The development of multislice technology represents a substantial technological advance in CT. The dramatic 4- to 8-fold increase in imaging speed not only makes the examination more comfortable but also provides a higher quality of examination, more flexibility for scanning with thinner sections, increased flexibility in scanning during multiple phases of hepatic enhancement, including the early and late hepatic arterial phase (HAP) and the portal venous phase (PVP) phase, and the ability to perform exquisite vascular, 3-dimensional (3-D) imaging,
When conventional helical CT is utilized, there is a continuous acquisition limited to a single slice. This is related to the intrinsic technology of the scanner, which consists of a detector made up of an array of rectangular channels and usually measuring approximately 1 mm transversely and 20 mm in the z-axis (Fig. 1). The collimation determines the slice thickness. These scanners generally produce slice thicknesses of 1, 3, 5, 7 or 10 mm. With the transformation to multislice scanners, various manufacturers have developed different arrays (Fig. 1). Instead of being long and rectangular the arrays are divided into cross-sectional, rectangular matrices that generally fall into two different categories. One group has detector elements of equal width along the z-axis (matrix detectors) and the second has detector elements of unequal width (adaptive or hybrid array detectors). An example of the equal-width detector array would be the General Electric Medical Systems, whereas the unequal-width detector arrays are represented by Marconi, Siemens and Toshiba Systems. The latter systems tend to have thinner sections in the middle of the detector array and are, in general, sub-second scanners with scans times ranging from 0.8 to 0.5 s. Because of the new type of detector array, one must appreciate that there is reduction in efficiency based on the fact that there are thin septae between detectors in the z-axis that absorb radiation but produce no data, and that the systems generally produce four slices per rotation rather than one and thus the amount of unusable radiation (penumbra) is increased, thus an obligatory increase in the radiation dose (Table 1).
Recent technological advances in hardware and tracking software for conventional helical CT have made us familiar with the use of the term pitch, defined below.
As pitch increases, the table speed increases. The patient’s dose decreases, image noise increases, but there is improved coverage in the z (longitudinal) axis. In view of different vendors’ proprietary technological development, there are now two definitions of pitch for multislice. With the introduction of multislice CT, the definition of pitch depends upon the vendor. The first is the conventional definition as described above which applies to equipment marketed by Siemens, Marconi and Toshiba and a second definition applies to General Electric.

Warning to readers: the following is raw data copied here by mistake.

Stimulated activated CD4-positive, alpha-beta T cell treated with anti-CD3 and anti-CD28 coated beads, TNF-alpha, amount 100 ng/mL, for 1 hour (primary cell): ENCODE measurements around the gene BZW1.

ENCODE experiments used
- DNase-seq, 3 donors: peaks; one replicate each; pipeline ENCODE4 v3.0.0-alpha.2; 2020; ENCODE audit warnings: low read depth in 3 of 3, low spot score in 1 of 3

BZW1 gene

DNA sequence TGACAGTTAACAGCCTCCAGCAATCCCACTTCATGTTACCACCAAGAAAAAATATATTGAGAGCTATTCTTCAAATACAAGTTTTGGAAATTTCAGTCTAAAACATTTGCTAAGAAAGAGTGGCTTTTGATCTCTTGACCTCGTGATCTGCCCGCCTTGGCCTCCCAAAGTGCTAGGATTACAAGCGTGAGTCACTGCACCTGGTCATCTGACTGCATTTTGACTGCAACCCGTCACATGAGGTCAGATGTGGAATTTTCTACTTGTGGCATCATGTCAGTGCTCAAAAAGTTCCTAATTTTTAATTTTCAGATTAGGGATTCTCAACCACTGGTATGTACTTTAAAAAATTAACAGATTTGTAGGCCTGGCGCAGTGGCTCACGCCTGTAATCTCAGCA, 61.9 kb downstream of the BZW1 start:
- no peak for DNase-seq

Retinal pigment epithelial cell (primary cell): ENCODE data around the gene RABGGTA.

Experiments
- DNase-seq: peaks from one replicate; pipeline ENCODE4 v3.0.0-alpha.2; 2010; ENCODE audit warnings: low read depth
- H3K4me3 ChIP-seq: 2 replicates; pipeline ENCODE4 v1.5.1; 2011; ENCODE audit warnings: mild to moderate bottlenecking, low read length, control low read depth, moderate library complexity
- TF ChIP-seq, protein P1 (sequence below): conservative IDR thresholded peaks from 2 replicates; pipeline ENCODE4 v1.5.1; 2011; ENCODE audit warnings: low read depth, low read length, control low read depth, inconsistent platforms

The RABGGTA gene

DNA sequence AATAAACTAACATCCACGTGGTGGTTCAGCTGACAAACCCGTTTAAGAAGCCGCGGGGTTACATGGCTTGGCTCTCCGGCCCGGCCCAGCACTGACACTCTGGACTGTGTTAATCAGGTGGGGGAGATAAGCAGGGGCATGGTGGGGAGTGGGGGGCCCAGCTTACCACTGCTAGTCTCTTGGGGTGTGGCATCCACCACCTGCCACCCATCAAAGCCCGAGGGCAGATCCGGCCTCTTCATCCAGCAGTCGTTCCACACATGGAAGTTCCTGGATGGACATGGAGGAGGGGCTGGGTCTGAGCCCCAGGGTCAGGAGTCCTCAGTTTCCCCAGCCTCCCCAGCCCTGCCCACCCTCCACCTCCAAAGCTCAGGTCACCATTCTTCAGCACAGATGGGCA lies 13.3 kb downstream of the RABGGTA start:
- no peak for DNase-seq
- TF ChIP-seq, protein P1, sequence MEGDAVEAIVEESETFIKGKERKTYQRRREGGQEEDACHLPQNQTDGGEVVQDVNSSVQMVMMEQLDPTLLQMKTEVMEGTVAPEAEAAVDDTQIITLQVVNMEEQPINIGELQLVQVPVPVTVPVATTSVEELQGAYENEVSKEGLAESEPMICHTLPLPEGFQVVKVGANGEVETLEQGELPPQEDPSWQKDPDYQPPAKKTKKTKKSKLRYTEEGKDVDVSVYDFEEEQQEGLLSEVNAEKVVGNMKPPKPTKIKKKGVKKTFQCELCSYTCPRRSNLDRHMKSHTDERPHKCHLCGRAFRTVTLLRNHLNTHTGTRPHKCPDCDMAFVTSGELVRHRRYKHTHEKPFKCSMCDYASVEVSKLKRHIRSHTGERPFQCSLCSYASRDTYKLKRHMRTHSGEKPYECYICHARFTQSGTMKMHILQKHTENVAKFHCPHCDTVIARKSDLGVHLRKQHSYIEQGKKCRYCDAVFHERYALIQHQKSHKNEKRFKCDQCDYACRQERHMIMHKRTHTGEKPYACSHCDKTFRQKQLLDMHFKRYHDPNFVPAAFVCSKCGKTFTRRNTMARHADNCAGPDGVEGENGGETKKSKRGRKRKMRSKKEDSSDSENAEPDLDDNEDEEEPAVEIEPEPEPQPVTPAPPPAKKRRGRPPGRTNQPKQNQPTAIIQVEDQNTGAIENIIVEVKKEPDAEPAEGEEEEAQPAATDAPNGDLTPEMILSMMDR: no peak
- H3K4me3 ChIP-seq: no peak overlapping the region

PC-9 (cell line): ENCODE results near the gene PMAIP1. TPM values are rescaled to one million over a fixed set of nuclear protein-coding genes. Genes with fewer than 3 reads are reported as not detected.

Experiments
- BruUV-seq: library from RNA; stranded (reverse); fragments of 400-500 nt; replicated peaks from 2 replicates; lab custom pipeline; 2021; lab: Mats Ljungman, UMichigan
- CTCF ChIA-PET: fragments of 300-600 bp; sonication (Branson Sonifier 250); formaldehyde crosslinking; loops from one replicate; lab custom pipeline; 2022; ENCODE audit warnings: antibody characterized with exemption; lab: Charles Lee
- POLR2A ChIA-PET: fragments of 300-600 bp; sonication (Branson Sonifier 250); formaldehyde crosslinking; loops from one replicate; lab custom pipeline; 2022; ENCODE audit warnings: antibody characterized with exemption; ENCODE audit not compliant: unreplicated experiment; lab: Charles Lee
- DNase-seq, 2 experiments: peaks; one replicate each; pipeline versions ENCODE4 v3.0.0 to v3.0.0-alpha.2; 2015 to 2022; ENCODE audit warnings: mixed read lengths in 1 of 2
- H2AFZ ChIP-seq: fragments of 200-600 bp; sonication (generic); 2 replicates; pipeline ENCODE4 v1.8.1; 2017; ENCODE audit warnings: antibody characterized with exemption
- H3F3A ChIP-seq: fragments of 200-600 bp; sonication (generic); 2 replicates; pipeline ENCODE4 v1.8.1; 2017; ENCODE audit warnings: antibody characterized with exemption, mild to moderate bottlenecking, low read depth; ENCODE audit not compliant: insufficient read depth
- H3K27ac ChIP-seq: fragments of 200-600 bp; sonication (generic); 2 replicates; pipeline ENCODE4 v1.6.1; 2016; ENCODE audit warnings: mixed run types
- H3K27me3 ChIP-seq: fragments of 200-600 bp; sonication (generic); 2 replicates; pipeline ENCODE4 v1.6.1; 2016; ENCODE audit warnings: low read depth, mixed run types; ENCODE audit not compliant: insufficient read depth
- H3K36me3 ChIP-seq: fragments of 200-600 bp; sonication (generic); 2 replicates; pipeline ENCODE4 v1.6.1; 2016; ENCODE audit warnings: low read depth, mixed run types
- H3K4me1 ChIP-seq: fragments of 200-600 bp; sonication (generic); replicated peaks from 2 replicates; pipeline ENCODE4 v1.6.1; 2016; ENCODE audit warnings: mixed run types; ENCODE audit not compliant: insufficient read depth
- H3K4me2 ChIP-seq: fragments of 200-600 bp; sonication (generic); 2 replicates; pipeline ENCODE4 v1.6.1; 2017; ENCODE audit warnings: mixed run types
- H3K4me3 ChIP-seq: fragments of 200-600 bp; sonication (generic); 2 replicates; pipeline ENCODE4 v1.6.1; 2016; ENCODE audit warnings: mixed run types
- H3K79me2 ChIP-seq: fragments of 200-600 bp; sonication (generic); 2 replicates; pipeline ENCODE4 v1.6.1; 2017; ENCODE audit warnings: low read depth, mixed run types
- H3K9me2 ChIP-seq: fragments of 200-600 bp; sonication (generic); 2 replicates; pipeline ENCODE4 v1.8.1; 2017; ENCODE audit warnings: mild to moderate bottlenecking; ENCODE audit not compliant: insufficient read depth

The first definition, based on ‘beam pitch’, is defined below.
In contrast the other manufacturer, General Electric, uses pitch as ‘slice pitch’ thus:
These definitions are synonymous, just different terminology! It is thus important to understand the differences when using or comparing equipment. A pitch of 0.75 (Siemens, Marconi, Toshiba) is equivalent to Pitch = 3:1 (HQ), General Electric. Additionally, the three vendors described have pitches, which are variable and range between one and two, whereas General Electric allows only a ‘binary decision’ using the high quality HQ (3:1) or High Speed HS (6:1) mode (Fig. 2). Using the technology available on this machine, it has been found that image quality related to increasing pitch has certain ‘sweet spots’ at 3:1 and 6:1 where there is better operational performance. Other vendors have found a rather smooth and decreasing curve with increasing pitch, explaining the different approaches in terminology. Understanding this is important in establishing patient protocols.
Using the detector technology available on the GE system, the smallest slice thickness is 1.25 mm and, with the collimator open to expose only these four central detectors, the total coverage is 5 mm. The second detector configuration is 4 × 2.5-mm slices exposing the central eight detectors, 10 mm. A third detector configuration is for 3.75 mm thick slices with the collimator open to the central 12 detectors (minimum slice thickness 3.75 mm). The fourth detector configuration is 5-mm thick slices with the collimator open to all 16 detectors and the minimum achievable slice thickness being 5 mm. While one cannot reconstruct thinner sections than the thinnest detector configuration, thicker slices can be reconstructed and can decrease any artifacts, i.e. posterior fossa between petrous bones, however, thinner slices can be reconstructed. Additionally, thinner sections can be reconstructed using specific choices as long as one realizes that scans cannot be reconstructed thinner than the individual slice thickness. For example, if the abdomen is scanned by the 4 × 5 mm detector configuration, P = 0.75 table speed = 15 mm/rotation, the minimum slice thickness is 5 mm. However, if it is scanned 4 × 2.5 mm, P = 1.5, identical table speed = 15 mm/rotation, the slices can be reconstructed at 5 mm thickness or the raw data used for thinner sections of 2.5 and 3.75 mm.